Low-risk participation framework Democratize the venture capital market, attract retail investors to participate
The venture capital (VC) market is undoubtedly the backbone of global startup ecosystem, helping thousands of entrepreneurs every year. In 2021 alone, venture capitalists have invested a record amount 621 billion dollars in startups worldwide — 111% increase over 294 billion dollars in 2020.
In early 2020, as COVID-19 sent shock waves around the world, many expected VC funding to slow down. Instead, however, it rose in the opposite direction and poured all its energy into building promising startups. As a result, most industries have seen record growth in venture capital funding over the past few years, making innovation capital widely available to anyone who needs it.
Now, this is one side of the picture. However, the reality below the surface is completely different. While many startups thrive on VC backing, the market pushes a surprisingly large number of them into oblivion. Estimates even suggest that three out of four VC-backed startups fail.
Of course, startups fail for a variety of reasons, all unrelated to VC funding. Overall, however, the centralized nature of the VC market and its collective growth-first attitude puts great pressure on founders and knocks down their innovative spirit. If this continues, we could be left with a startup ecosystem that puts innovation first. So democratizing the VC market is necessary and one way to do this is to open it up to retail investors.
How Centralized VC Markets Kill Startups
In order to understand the participation needs of retail investors, we need to look at the current state of the VC market. As mentioned, Sponsoring VC is at an all-time high and is open to promising startups. Prior to that, VC funding rounds had been going on for months. Companies took their time looking at ideas and startups. However, the rounds are done in a few weeks and founders with good ideas can easily make millions of dollars. But this ease of access to capital comes with a price.
VC firms have a growth-first attitude and are in a hurry to recoup their investment with profit. To achieve this, they encourage startups to scale early and focus on growth rather than product development. This results in half-baked products and services entering the market continuously, focusing on short-term profits rather than long-term success. Everything is acceptable if early scaling produces positive results and the VCs generate profits.
However, if things don’t go well, which often happens, VC firms have three ways to move forward. One, they pumped more money into the venture. Unfortunately, founders often lose control of their business when this happens or even lose their jobs. Second, VCs acquire startups, compromising the founder’s vision. Three, the investor liquidates the startup, marking the end of all possibilities, for better or for worse.
In all three scenarios, VC firms focus on their profits instead of providing the support needed for startups to succeed. Furthermore, because the VC market is centralized and unified, startups face similar problems wherever they go.
Provide low-risk frameworks for retail investors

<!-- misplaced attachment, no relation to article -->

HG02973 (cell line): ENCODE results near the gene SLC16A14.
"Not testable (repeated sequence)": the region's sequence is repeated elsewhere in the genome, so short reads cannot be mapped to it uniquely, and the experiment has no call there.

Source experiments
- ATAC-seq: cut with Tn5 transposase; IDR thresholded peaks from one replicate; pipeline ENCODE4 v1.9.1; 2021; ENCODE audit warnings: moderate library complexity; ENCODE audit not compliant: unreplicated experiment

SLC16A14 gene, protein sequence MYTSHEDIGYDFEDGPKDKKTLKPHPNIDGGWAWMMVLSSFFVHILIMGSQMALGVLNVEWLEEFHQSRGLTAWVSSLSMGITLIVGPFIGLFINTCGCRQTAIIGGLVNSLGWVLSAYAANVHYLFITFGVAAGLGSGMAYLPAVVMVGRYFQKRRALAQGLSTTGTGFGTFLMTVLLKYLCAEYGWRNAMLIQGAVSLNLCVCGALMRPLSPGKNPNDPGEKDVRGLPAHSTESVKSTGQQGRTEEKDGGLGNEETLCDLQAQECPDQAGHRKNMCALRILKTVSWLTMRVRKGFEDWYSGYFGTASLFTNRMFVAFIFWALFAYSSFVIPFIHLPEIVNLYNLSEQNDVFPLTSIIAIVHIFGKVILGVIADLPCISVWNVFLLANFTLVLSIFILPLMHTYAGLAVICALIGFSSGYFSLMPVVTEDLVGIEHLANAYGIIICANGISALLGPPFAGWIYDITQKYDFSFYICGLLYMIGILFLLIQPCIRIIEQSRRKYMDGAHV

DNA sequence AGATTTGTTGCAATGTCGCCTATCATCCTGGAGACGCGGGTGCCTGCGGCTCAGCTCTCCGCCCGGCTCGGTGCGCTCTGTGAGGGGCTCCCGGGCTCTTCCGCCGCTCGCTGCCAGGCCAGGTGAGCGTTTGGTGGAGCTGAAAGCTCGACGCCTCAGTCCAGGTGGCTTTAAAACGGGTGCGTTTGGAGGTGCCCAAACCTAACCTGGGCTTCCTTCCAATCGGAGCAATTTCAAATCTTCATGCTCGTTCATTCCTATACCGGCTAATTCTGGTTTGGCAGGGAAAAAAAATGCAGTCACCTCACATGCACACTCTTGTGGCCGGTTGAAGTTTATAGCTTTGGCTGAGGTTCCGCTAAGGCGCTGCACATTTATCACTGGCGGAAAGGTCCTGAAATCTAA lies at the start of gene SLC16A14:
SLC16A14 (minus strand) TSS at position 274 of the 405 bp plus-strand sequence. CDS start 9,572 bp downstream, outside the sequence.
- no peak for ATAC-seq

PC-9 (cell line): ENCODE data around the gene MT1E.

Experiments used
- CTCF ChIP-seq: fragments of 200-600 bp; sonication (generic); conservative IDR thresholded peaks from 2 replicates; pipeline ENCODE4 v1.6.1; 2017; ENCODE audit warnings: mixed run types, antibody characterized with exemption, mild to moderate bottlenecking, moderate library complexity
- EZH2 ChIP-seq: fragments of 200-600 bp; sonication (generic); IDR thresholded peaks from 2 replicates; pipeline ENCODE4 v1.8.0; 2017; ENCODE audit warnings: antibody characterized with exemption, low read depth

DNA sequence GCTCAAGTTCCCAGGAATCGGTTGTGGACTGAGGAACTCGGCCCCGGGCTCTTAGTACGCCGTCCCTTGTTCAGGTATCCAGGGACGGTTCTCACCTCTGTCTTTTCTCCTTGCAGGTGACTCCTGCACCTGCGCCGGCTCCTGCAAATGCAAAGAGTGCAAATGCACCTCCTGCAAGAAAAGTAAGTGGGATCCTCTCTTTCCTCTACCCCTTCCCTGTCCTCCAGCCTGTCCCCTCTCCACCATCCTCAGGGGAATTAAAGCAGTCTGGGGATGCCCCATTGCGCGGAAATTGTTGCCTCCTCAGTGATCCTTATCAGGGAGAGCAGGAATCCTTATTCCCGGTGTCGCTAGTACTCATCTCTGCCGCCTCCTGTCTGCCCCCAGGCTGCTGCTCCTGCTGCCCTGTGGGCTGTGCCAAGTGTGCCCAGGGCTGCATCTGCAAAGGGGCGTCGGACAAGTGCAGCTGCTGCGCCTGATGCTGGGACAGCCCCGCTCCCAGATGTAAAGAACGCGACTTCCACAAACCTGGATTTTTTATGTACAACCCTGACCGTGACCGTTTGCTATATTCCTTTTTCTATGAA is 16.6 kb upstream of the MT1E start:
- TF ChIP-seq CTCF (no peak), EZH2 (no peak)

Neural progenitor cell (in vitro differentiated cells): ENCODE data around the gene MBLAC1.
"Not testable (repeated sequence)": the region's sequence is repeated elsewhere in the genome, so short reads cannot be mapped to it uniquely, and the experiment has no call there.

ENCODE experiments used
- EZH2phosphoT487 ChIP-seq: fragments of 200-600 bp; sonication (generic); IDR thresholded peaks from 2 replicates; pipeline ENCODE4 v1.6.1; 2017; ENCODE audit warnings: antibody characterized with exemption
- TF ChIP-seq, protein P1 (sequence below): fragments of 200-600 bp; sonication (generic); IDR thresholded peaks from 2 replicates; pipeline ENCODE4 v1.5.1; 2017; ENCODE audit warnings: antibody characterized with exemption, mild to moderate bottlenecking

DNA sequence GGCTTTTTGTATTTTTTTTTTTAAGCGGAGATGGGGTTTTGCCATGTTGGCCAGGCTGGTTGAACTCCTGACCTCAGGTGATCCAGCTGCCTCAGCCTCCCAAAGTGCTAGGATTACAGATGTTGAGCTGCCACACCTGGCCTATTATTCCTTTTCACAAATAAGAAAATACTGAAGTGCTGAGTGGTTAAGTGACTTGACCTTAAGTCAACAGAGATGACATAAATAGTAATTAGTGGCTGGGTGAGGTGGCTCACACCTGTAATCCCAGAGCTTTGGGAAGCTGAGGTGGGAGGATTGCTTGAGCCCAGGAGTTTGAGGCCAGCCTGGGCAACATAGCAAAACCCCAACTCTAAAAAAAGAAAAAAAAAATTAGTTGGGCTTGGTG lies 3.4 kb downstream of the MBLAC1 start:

The VC market must become more inclusive for us to see any positive change in its status. Currently, the VC market is a playground for the elite, with only about 1% of retail investor representation due to its high-risk nature. Venture capitalists go all out for the startups they’ve returned to and prepare for potential collapses. Retail investors, on the other hand, invest for steady income growth and steady returns. As a result, they are generally risk averse and therefore avoid the VC market.
However, without retail investors, the monopoly of major players in the VC market will continue and innovation in the startup ecosystem will suffer. So the only solution is to provide low-risk entry frameworks for retail investors in the VC market.
With the advent of blockchain technology, it is easier than ever to provide such frameworks and democratize the market. Blockchain technology allows millions of people across the globe to pool their resources and fund startups. This way, the monopoly of VCs will come to an end and founders can focus on innovation and product development. Furthermore, in such a scenario, the investment of individual investors is small and the risk involved is evenly distributed among the participants. No one person takes the full blow of failure if any.
As more and more such blockchain-based protocols and risk reduction in the VC market become available, retail investor participation will increase and eventually lead to a democratized space that promotes innovation. new.
Venture capital for the masses
For a long time, the typical retail investor focused on a 60/40 investment strategy, where 60% of the portfolio consisted of stocks and 40% of bonds. This is considered the most balanced way for people to make money. However, this approach is no longer practical in today’s market conditions.
Therefore, investors are looking for diversify their portfolio, invest on a variety of assets. So, offering low-risk blockchain-based investment products could be the key to getting the attention of retail investors. Besides democratizing the VC market, this move could aid in wealth creation for the masses, allowing them to capitalize on the growth of innovative and futuristic businesses.
Featured image credit: Rodnae Productions; Bark; Thank you!